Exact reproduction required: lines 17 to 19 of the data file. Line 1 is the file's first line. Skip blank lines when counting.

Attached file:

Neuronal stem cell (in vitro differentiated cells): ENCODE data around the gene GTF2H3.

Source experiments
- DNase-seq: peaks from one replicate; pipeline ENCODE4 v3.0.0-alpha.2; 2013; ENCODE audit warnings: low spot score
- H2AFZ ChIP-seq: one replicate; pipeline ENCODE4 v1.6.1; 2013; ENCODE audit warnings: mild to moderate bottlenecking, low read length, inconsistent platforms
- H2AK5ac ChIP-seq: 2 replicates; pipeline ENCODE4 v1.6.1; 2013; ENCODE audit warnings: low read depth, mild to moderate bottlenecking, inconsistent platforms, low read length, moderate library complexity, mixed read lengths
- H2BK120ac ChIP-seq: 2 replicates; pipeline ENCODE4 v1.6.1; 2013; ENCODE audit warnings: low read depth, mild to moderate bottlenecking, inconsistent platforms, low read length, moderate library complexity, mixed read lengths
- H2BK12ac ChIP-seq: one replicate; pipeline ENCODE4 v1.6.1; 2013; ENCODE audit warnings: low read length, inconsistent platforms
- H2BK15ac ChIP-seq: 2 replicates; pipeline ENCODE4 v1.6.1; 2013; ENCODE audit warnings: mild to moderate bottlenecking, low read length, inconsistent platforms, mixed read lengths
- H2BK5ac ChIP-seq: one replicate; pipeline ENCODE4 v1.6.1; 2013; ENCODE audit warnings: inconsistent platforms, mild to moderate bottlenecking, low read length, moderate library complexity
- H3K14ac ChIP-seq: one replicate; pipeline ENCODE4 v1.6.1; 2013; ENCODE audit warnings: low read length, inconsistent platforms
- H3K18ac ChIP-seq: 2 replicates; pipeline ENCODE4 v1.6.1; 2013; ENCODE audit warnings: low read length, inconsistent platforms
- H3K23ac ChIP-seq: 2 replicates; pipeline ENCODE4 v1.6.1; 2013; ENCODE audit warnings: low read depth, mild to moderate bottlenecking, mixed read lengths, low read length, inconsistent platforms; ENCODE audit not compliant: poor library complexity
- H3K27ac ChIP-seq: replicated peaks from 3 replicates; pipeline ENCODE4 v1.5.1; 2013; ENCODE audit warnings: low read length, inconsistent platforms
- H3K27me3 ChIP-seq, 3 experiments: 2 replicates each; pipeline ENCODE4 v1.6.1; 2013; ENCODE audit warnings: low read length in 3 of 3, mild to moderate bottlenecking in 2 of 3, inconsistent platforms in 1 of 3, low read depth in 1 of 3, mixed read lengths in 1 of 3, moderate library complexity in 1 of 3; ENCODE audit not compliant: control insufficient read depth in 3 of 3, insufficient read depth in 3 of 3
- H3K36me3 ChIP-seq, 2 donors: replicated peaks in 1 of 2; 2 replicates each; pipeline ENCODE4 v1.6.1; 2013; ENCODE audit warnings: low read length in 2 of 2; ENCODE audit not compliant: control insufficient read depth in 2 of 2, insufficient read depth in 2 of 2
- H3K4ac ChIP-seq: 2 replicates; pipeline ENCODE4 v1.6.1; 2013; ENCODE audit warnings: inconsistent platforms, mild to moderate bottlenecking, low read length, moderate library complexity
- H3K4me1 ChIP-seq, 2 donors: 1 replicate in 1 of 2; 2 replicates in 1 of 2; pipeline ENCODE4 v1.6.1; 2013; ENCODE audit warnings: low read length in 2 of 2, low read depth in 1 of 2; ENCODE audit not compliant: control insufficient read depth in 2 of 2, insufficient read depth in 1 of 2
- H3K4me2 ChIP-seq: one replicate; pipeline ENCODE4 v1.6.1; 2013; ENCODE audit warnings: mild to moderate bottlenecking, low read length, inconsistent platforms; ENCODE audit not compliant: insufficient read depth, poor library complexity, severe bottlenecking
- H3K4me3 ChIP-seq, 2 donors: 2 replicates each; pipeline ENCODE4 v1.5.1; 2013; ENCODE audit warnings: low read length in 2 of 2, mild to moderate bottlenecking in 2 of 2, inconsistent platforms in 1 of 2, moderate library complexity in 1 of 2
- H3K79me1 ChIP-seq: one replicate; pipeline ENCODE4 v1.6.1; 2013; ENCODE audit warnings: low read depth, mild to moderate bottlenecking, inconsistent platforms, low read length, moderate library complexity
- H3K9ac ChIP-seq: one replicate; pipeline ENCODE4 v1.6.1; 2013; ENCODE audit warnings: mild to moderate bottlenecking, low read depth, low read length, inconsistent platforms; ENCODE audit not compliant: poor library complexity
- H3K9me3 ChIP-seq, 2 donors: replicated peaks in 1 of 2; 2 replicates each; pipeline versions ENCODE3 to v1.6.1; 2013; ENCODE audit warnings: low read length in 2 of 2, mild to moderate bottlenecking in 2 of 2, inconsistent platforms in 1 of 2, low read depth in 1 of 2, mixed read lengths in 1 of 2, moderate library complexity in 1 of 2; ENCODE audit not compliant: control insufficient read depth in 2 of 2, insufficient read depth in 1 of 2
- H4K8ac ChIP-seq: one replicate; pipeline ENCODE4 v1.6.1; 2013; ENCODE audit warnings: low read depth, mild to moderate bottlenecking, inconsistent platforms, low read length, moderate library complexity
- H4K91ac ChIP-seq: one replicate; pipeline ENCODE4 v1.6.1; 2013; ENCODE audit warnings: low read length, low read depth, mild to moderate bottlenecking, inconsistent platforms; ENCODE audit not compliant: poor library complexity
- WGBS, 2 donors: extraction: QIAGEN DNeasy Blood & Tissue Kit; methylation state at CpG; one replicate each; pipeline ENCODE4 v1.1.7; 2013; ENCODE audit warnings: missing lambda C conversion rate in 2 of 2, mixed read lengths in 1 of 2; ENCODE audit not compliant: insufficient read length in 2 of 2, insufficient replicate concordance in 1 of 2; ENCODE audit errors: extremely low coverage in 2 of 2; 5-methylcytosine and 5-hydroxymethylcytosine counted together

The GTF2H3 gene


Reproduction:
- H3K4me1 ChIP-seq, 2 donors: 1 replicate in 1 of 2; 2 replicates in 1 of 2; pipeline ENCODE4 v1.6.1; 2013; ENCODE audit warnings: low read length in 2 of 2, low read depth in 1 of 2; ENCODE audit not compliant: control insufficient read depth in 2 of 2, insufficient read depth in 1 of 2
- H3K4me2 ChIP-seq: one replicate; pipeline ENCODE4 v1.6.1; 2013; ENCODE audit warnings: mild to moderate bottlenecking, low read length, inconsistent platforms; ENCODE audit not compliant: insufficient read depth, poor library complexity, severe bottlenecking
- H3K4me3 ChIP-seq, 2 donors: 2 replicates each; pipeline ENCODE4 v1.5.1; 2013; ENCODE audit warnings: low read length in 2 of 2, mild to moderate bottlenecking in 2 of 2, inconsistent platforms in 1 of 2, moderate library complexity in 1 of 2